CROSS-REFERENCE TO RELATED APPLICATION(S)
 This is a continuation application in compliance with 37 CFR 1.78(a) of U.S. patent application Ser. No. 11/793,443, which is a §.371 of International Application No. PCT/SE2005/000072, with an international filing date of Jan. 25, 2005 (WO 2006/080868, published Aug. 3, 2006), incorporated herein by reference.
 The present invention relates to the field of cleaning gas turbine engines installed onboard aircraft, and more specifically a method and apparatus for cleaning a set of measuring probes for engine pressure ratio indication (EPR Indicator) of such gas turbine engines.
 A gas turbine aircraft engine comprises of a compressor compressing ambient air, a combustor burning fuel together with the compressed air and a turbine for powering the compressor. The expanding combustion gases drive the turbine and also result in thrust for propelling the aircraft.
 A gas turbine aircraft engine is equipped with various sensors for measuring the performance of the engine. One of many parameters measured is the engine pressure ratio (EPR). The EPR is a widely used parameter used for engine thrust settling. EPR is derived from gas pressure sensors installed in the engines gas path. One typical installation of EPR sensors is immediately downstream of the last stage of the turbine. In this position, the sensors are exposed to the exhaust gases of the engine. Exhaust gases comprises air and combustion products. Specifically, the exhaust gases contain particles in form of un-combusted fuel and combustion products such as coke and ash. Further the exhaust gases contain air foreign particles. Small particles have the ability to find their way into cavities of objects in the gas path such as the air passage of the probe for pressure measurement used in EPR estimates. Particles entering the probe may partially block the air passage and thereby restrict the air flow. Particles entering the probe may totally block the passage to the sensors. A partially blocked or totally blocked passage results in a false pressure indication or no pressure indication at all. To restore the probe to prime working condition, the aircraft maintenance procedure calls for dismantling the probe from the engine and have it cleaned or replaced with a replacement probe. This is a time consuming and costly operation due to the fact that there are multiple of these probes on each engine and in case of improper instrument reading all probes will have to be removed and cleaned.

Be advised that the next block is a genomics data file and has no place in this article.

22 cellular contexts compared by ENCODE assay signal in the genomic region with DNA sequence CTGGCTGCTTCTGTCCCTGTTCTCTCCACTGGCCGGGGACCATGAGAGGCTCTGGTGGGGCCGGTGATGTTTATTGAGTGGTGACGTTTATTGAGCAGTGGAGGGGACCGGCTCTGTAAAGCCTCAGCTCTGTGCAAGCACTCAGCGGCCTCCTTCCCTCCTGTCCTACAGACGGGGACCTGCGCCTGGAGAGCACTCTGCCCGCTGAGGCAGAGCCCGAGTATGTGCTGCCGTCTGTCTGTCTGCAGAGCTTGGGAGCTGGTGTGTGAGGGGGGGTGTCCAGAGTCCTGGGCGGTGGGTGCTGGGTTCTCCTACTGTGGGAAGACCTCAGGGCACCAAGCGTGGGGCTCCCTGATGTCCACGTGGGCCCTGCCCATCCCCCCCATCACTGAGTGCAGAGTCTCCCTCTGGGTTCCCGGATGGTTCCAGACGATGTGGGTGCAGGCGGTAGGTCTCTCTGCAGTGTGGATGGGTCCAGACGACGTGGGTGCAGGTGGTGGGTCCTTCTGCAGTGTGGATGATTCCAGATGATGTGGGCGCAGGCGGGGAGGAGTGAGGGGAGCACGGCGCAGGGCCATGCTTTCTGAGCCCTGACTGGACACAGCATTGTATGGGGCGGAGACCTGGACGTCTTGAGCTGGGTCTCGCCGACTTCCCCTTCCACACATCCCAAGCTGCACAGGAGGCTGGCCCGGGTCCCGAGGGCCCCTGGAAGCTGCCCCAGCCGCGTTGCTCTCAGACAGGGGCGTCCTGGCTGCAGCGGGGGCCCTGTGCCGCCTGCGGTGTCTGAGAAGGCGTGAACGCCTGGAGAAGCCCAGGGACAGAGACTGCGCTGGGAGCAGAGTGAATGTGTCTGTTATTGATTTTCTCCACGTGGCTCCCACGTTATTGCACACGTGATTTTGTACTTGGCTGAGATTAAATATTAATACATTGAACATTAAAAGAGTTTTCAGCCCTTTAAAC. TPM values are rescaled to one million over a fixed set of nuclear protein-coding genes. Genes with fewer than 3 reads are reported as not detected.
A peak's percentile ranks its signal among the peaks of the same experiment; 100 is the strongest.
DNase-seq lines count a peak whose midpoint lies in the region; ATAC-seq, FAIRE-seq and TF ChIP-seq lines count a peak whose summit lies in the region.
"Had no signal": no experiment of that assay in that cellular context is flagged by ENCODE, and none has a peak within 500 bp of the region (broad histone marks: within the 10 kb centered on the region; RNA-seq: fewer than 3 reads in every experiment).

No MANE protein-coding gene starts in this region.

In actual aircraft installations there are multiple probes. Each one is connected via a conduit to a manifold which in turn is connected to a pressure sensing device. The pressure sensing device generates a signal to a pressure ratio transmitter which in turn delivers a signal to the EPR instrument. The use of multiple probes allows for one or a portion of the probes being blocked without giving a false EPR reading. However, when instable EPR instrument readings are observed it is often an indication that probes are blocked.
 According to aircraft maintenance routines a blocked probe is put into service again by a replacement probe or by cleaning the blocked probe. Cleaning may be the preferred action for reason of saving costs as the same probe is used again. Cleaning is conducted by dismantling the probe from the engine and cleaning according to a cleaning procedure.